A participant’s unauthorized departure from a treatment facility is usually the most serious infraction. In such an event, the treatment provider will immediately notify TASC and the district attorney’s office, which, in turn, will notify the court. The judge issues a bench warrant for the defendant’s arrest, and the enforcement team begins searching for the defendant using contact information previously acquired. A defendant involuntarily returned to court on a warrant, or returned to court pursuant to an arrest for a new crime committed while away from the treatment facility, is deemed ineligible for readmission to DTAP.
On the other hand, if the defendant voluntarily returns either to the treatment provider, TASC’s office, or the court soon after the unauthorized departure, DTAP will generally readmit the defendant to the program, albeit with some kind of sanction, such as jail time. Depending on the cause of the defendant’s unauthorized departure, the defendant may or may not be placed with the same treatment provider. DTAP adopted this readmission policy in 1998; prior to that, noncompliant defendants were not readmitted under any circumstances. The more flexible policy recognizes that the treatment of drug addicts is a recovery process in which relapse and adjustment problems are part of rehabilitation. Many DTAP participants have initial difficulties adapting to the TC modality, but, given a second chance, they successfully complete the DTAP program. (See Crossing the Bridge, supra, at 9 (summarizing findings of study of 150 DTAP participants, including that 83 percent had at least once incident of noncompliance and that the noncompliance rate was highest in the first three months of treatment).)
Sentence in the event of failure
The decision to impose the prison sentence on a defendant (rather than readmit him or her) is most often reached because the defendant absconded from treatment and was returned to court involuntarily on the warrant or was arrested for a new crime. Other reasons include engaging in serious violations of the treatment provider’s rules (such as bringing a weapon into the treatment facility or engaging in gang recruitment), and having several “dirty urines” combined with a demonstrated disengagement from treatment. (See Hung-En Sung, Steven Belenko & Li Feng, supra, at 161 (noting that “[h]igh-rate noncompliant clients are very disruptive in the therapeutic setting and may consume a disproportionate share of resources”).) The prosecutor, bearing in mind the duty to ensure the safety of the general public and of the staff and other clients of the TC, reviews with the treatment provider discharging the defendant and with TASC the evidence supporting termination from DTAP. The decision to terminate is conveyed to the court and the defendant. Both the prosecutor and TASC explain the reason(s) for termination and they offer the court the treatment provider’s discharge letter and any other relevant documentation supporting the conclusion that the defendant violated the terms of the DTAP agreement. The court will then sentence the defendant to prison in accordance with the DTAP agreement if it finds by a preponderance of the evidence that he or she is guilty of the accused malfeasance resulting in the breach of the DTAP agreement. (See Torres v. Berbary, 340 F.3d 63 (2d Cir. 2003).)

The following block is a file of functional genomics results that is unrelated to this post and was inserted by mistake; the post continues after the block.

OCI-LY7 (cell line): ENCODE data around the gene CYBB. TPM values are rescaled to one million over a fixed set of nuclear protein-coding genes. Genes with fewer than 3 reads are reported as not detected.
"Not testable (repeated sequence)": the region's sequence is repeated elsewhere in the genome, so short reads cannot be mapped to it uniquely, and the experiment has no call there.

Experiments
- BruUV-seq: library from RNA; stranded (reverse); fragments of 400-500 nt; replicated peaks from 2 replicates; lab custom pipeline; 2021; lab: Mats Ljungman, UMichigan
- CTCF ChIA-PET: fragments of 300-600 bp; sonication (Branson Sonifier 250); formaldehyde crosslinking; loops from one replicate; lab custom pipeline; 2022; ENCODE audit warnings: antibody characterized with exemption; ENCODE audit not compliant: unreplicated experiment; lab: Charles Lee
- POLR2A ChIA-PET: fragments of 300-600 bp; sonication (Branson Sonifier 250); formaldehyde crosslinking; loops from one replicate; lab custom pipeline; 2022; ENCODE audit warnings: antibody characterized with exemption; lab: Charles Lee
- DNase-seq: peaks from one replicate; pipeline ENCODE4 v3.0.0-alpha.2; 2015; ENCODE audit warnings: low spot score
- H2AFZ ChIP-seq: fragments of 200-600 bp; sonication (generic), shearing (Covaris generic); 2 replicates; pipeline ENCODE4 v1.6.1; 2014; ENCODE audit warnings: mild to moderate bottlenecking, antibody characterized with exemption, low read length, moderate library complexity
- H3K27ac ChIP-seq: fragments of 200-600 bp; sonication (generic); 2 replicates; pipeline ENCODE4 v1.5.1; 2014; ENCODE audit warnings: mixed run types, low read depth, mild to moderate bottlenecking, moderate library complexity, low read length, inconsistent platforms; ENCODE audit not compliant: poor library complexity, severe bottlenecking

Successful completion and post-completion assistance
To graduate from the DTAP program, a participant must have successfully completed all phases of the drug treatment plan, including remaining drug-free during the reentry phase. The participant also must have housing and a job or comparable means of subsistence (for example, the defendant is in funded vocational training or, if seriously ill, on some kind of medical disability). These conditions are fully explained to the defendant prior to entry of the guilty plea, and they are integral to the DTAP agreement. The DTAP participant knows from the outset that, unlike a prescribed sentence of incarceration at the end of which a defendant is released from custody, graduation from DTAP does not occur automatically after a certain number of months in treatment. Individual participants progress through the phases of treatment at their own pace, depending on their motivation and ability to stay clean and sober. For example, those participants who have drug use relapses or unauthorized departures during their primary treatment phases may remain in that phase several months longer than those who maintain abstinence and become quickly engaged in treatment.